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Japanese Houses


The History of Japanese Houses

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(Top) A pit-dwelling house; (above) an elevated house (Sannai-Maruyama Site Preservation Office, Aomori Prefectural Board of Education)

In ancient Japan, there were essentially two different types of houses. The first was what is known as a pit-dwelling house, in which columns are inserted into a big hole dug in the ground and then surrounded by grass. The second was built with the floor raised above the ground. The style of house with an elevated floor is said to have come to Japan from Southeast Asia, and this type of building was apparently used to store grain and other foods so that they wouldn't spoil from heat and humidity.


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A model of a shinden-zukuri house (National Museum of Japanese History)

In around the eleventh century, when Japan's unique culture came into full bloom, members of the aristocracy began to build a distinctive style of house for themselves called shinden-zukuri. This type of house, which stood in the midst of a large garden, was symmetrical, and its rooms were connected with long hallways. It allowed residents to enjoy seasonal events and the beauty of nature.


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Shoin-zukuri (Jisho-ji)

As political power passed from the nobles to the samurai (warrior class) and a new form of Buddhism made its way to Japan, core aspects of traditional Japanese culture as we know it today began to take root, including ikebana (flower arranging), the tea ceremony, and Noh. The samurai created their own style of house called shoin-zukuri. This influence can be seen in the alcove ornament of the guest rooms of modern houses.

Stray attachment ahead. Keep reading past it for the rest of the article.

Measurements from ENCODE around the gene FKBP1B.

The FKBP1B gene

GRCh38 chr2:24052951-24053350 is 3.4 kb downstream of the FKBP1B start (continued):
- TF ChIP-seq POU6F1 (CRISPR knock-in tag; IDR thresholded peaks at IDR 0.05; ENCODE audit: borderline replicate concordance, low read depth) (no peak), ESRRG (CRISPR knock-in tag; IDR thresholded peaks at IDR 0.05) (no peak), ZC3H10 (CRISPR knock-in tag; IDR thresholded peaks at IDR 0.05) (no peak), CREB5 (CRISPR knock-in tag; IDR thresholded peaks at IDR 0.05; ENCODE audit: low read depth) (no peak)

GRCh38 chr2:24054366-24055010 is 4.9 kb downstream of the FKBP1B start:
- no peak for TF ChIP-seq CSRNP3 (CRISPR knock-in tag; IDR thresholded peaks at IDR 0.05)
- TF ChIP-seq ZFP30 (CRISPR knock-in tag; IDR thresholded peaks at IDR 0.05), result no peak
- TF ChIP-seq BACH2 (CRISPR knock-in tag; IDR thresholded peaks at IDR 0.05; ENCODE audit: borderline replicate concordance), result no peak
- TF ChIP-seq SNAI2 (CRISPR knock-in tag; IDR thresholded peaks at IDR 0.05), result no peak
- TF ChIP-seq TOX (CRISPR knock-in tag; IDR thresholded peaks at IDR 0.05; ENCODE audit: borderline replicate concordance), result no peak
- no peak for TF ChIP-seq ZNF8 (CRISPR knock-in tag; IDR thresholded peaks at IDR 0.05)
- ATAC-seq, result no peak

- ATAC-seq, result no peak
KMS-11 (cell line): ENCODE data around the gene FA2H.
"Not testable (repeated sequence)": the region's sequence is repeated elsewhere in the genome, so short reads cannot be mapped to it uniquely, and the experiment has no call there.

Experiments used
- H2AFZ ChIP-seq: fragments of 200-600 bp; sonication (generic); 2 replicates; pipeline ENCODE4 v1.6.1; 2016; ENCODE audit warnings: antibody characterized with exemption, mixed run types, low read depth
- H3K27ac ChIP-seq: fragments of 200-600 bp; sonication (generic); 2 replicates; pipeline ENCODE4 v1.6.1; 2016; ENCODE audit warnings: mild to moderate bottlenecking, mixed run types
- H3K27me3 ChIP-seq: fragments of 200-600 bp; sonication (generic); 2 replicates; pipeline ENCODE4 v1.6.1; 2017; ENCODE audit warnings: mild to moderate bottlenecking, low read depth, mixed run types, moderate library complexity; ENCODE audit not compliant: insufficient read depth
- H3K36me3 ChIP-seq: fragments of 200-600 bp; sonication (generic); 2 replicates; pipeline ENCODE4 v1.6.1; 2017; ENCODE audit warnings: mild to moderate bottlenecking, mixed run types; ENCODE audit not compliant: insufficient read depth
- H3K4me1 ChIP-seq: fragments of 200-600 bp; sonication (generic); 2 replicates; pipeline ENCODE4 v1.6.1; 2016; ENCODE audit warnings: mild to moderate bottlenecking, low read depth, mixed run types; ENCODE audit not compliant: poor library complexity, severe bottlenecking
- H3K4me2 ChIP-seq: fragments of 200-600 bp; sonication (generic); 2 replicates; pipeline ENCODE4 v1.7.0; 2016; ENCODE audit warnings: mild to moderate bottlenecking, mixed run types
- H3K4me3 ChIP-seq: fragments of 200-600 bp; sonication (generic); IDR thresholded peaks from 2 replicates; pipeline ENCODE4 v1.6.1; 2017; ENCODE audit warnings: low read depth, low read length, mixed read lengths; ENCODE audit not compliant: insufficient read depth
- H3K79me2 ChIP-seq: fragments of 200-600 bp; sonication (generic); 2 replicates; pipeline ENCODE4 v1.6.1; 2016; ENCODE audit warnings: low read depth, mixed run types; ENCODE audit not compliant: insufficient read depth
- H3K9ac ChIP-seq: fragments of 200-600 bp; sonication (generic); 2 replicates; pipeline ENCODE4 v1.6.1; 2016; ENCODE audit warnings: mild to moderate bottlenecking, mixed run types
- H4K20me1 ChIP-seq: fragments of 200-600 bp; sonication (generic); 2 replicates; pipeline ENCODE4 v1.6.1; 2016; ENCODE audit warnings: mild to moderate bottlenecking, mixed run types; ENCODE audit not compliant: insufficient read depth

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A house in the gassho style (Shirakawa Village)

The houses of common people developed differently. Farmers in different regions of the country had houses that were adapted to local conditions. The houses built in the gassho style in Shirakawa-go, which is listed as a World Heritage site, are examples of residences in which common people lived. Some farmers' houses had space to keep their cattle and horses indoors, while the houses of city dwellers were often squeezed close together along the streets. As urban homeowners were taxed based on the width of the front side of the house, their houses were built to be long and narrow. This style can still be seen today in older cities like Kyoto.


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A kura-zukuri style house (Kawagoe City)

Housing continued to develop in the Meiji era (1868-1912). Some towns had houses built in the kura-zukuri style, which featured Japanese-looking exteriors but were made from more fire-resistant materials. The style that is the basis for Japanese homes today, which usually have a long hallway through the middle of the house with rooms on each side, is said to combine foreign culture with the style of house preferred by the samurai.


Now that we've examined the history of Japanese houses, how about playing a game where you can experience a real Japanese house?